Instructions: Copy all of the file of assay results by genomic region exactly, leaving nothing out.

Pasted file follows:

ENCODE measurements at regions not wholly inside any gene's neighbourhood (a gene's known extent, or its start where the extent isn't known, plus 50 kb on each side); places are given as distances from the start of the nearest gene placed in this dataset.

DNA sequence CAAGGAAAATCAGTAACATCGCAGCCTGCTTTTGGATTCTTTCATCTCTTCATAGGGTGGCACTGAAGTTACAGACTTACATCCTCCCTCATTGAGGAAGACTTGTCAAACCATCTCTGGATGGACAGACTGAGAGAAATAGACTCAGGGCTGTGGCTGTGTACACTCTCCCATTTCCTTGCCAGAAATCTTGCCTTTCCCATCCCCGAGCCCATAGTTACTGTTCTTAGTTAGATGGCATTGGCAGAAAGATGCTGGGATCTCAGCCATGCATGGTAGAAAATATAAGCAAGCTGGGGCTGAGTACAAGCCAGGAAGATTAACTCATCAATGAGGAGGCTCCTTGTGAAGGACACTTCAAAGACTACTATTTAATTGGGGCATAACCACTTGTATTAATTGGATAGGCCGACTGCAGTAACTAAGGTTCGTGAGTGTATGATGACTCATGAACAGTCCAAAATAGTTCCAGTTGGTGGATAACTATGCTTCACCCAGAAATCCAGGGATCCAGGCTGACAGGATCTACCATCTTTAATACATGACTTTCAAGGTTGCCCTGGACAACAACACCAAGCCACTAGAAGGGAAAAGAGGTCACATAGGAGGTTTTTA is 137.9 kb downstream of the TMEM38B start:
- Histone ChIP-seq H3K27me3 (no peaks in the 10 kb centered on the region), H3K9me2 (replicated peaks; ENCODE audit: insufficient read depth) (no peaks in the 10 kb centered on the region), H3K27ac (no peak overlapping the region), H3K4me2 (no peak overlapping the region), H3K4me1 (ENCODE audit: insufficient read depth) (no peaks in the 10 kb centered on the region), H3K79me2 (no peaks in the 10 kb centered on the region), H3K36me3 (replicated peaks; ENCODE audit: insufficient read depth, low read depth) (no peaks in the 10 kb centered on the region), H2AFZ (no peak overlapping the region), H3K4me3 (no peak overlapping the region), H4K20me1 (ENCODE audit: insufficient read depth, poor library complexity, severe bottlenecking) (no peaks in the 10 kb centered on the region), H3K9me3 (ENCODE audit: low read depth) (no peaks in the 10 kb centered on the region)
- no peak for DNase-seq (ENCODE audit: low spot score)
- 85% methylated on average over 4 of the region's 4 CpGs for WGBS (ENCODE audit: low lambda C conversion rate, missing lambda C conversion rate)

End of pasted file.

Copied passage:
ENCODE measurements at regions not wholly inside any gene's neighbourhood (a gene's known extent, or its start where the extent isn't known, plus 50 kb on each side); places are given as distances from the start of the nearest gene placed in this dataset.

DNA sequence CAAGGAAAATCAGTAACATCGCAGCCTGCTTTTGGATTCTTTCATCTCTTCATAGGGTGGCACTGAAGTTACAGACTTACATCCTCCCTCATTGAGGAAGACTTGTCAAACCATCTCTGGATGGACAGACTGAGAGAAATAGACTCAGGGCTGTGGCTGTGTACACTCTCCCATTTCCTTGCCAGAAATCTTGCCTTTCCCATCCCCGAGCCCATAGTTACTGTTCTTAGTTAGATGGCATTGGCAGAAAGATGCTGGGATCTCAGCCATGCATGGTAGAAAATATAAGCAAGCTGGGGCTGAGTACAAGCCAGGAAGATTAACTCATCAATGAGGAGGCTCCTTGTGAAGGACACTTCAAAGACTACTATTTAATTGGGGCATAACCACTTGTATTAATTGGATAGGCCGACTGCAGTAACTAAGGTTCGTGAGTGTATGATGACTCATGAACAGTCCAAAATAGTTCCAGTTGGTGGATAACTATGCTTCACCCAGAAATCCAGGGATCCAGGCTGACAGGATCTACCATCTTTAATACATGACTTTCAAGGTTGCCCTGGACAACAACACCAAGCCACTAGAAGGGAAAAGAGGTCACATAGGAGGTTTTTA is 137.9 kb downstream of the TMEM38B start:
- Histone ChIP-seq H3K27me3 (no peaks in the 10 kb centered on the region), H3K9me2 (replicated peaks; ENCODE audit: insufficient read depth) (no peaks in the 10 kb centered on the region), H3K27ac (no peak overlapping the region), H3K4me2 (no peak overlapping the region), H3K4me1 (ENCODE audit: insufficient read depth) (no peaks in the 10 kb centered on the region), H3K79me2 (no peaks in the 10 kb centered on the region), H3K36me3 (replicated peaks; ENCODE audit: insufficient read depth, low read depth) (no peaks in the 10 kb centered on the region), H2AFZ (no peak overlapping the region), H3K4me3 (no peak overlapping the region), H4K20me1 (ENCODE audit: insufficient read depth, poor library complexity, severe bottlenecking) (no peaks in the 10 kb centered on the region), H3K9me3 (ENCODE audit: low read depth) (no peaks in the 10 kb centered on the region)
- no peak for DNase-seq (ENCODE audit: low spot score)
- 85% methylated on average over 4 of the region's 4 CpGs for WGBS (ENCODE audit: low lambda C conversion rate, missing lambda C conversion rate)